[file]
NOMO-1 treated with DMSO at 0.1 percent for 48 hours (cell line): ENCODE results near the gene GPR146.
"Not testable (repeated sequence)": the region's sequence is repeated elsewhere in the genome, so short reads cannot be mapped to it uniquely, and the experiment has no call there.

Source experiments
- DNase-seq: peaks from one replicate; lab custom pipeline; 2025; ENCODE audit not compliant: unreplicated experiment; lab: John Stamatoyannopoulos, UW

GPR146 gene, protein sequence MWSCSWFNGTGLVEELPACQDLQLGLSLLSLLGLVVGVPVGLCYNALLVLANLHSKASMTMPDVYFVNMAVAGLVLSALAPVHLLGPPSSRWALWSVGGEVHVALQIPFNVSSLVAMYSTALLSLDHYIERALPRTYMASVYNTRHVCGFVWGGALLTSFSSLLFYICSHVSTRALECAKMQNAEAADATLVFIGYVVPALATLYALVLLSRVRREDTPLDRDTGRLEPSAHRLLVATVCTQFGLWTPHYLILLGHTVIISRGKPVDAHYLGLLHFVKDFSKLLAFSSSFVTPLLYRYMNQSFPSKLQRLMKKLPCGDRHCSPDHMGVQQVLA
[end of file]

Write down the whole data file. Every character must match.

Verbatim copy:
NOMO-1 treated with DMSO at 0.1 percent for 48 hours (cell line): ENCODE results near the gene GPR146.
"Not testable (repeated sequence)": the region's sequence is repeated elsewhere in the genome, so short reads cannot be mapped to it uniquely, and the experiment has no call there.

Source experiments
- DNase-seq: peaks from one replicate; lab custom pipeline; 2025; ENCODE audit not compliant: unreplicated experiment; lab: John Stamatoyannopoulos, UW

GPR146 gene, protein sequence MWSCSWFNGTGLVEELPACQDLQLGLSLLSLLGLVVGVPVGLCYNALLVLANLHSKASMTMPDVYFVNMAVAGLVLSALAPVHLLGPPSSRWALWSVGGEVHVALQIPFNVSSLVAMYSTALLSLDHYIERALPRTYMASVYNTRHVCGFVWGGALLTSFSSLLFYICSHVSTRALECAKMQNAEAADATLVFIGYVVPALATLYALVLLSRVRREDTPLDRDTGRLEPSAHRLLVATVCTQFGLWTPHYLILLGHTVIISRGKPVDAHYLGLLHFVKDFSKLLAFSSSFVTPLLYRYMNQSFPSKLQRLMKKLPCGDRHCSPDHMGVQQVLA